Expert Tips on Bottle Feeding a Breastfed Baby
We’re all willing to do whatever it takes to ensure that our babies are properly nourished, obviously, but as anyone who’s been through this glorious journey of motherhood will tell you, kids are shrewd. They’re unimaginably clever. They will find ways to get what they want, and they will repeat them relentlessly.
Which is not their fault, obviously. They’re just working off instinct. They know what they like, and at a young age, they like mom.
I’m talking all mom, all the time. You are to your baby what Pinterest is to middle age homeowners. Too much is never enough.
And given the fact that they really only have one method of communicating, if mom’s not around and they don’t think that’s cool, they fire up the lungs and they cry.
However, obviously they don’t only cry because they want mom. They cry because they’re uncomfortable, or because they’ve got a dirty diaper, or because they’re too hot or too cold, and they cry because they’re hungry.
So when they wake up in the middle of the night and they start crying, it’s tough to determine whether it’s because they need to eat or because they just want to see mom back in the room.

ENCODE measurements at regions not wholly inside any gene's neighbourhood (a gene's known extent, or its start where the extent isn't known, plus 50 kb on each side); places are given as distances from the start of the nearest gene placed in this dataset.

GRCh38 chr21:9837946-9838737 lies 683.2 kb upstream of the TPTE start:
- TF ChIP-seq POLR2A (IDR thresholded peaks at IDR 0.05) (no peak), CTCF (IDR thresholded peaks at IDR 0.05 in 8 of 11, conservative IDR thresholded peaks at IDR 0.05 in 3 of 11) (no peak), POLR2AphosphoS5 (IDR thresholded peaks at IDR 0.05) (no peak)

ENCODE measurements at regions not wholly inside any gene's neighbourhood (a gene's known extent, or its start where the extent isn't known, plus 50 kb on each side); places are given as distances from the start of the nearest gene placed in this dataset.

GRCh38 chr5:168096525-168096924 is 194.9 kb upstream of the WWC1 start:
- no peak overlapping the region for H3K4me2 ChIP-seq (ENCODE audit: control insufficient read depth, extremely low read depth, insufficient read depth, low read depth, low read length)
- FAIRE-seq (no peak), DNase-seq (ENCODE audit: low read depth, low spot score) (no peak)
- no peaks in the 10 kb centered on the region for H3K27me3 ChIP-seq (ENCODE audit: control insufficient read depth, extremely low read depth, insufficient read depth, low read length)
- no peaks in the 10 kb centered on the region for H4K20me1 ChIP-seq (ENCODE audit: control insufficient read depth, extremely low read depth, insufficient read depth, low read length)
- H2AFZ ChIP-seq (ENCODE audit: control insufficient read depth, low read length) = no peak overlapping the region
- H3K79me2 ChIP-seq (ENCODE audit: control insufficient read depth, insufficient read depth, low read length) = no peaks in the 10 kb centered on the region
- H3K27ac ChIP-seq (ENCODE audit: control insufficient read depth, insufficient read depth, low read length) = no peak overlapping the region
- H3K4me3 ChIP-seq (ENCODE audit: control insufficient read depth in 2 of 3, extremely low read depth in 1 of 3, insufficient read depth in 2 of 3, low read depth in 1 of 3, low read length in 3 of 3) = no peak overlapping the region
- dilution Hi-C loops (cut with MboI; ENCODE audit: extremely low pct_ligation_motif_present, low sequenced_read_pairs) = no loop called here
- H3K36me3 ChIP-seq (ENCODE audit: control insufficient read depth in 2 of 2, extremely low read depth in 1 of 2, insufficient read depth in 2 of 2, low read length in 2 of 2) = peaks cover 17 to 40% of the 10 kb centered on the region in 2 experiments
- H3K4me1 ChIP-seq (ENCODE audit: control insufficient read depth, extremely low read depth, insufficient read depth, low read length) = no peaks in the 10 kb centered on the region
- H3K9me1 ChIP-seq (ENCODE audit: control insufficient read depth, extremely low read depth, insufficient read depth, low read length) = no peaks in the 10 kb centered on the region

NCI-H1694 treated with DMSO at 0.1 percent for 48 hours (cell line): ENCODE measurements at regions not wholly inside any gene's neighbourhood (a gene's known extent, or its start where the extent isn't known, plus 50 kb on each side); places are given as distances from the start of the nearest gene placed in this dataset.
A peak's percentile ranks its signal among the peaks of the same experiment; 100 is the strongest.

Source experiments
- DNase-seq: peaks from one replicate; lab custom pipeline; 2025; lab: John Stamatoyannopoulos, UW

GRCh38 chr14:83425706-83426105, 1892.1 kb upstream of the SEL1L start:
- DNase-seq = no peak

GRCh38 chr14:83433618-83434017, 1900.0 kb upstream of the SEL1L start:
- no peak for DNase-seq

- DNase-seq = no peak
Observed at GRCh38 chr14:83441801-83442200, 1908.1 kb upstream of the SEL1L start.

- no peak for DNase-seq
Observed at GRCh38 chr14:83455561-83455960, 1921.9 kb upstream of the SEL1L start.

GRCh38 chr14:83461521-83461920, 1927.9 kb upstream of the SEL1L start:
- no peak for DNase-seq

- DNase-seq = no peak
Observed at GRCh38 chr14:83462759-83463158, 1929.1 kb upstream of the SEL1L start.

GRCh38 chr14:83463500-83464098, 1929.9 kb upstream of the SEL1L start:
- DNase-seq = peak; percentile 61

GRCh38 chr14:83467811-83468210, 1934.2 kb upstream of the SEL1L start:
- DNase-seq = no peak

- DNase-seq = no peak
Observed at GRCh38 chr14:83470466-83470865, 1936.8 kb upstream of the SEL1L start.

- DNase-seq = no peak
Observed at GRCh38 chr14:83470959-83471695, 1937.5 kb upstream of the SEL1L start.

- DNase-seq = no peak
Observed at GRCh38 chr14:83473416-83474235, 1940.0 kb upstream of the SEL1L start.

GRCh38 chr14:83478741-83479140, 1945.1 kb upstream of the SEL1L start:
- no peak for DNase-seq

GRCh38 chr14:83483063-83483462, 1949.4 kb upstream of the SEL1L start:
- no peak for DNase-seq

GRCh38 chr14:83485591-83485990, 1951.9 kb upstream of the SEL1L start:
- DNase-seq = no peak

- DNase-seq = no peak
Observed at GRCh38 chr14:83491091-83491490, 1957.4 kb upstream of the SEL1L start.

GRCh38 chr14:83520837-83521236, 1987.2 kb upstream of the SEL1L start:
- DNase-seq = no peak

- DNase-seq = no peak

I’m not trying to tell you that you shouldn’t respond to your baby’s crying. You know your baby better than anyone and I imagine you can tell when something needs to be addressed based on the decibel level, intensity, pitch, and duration. But having said that, if your baby is waking up seven or eight times a night and insisting that you come in and rock her back to sleep, that can have a serious impact on everybody’s sleep, including hers.
A lot of babies have developed a dependency on nursing, rocking, sucking, and so on, in order to get to sleep, and it’s not something they can overcome in 15 or 20 minutes. Solving that issue takes some real work and a firm commitment from you, but we can talk about sleep training in a minute here.
First things first, here are a few things to consider when you’re trying to determine this oh-so-prevalent parental riddle.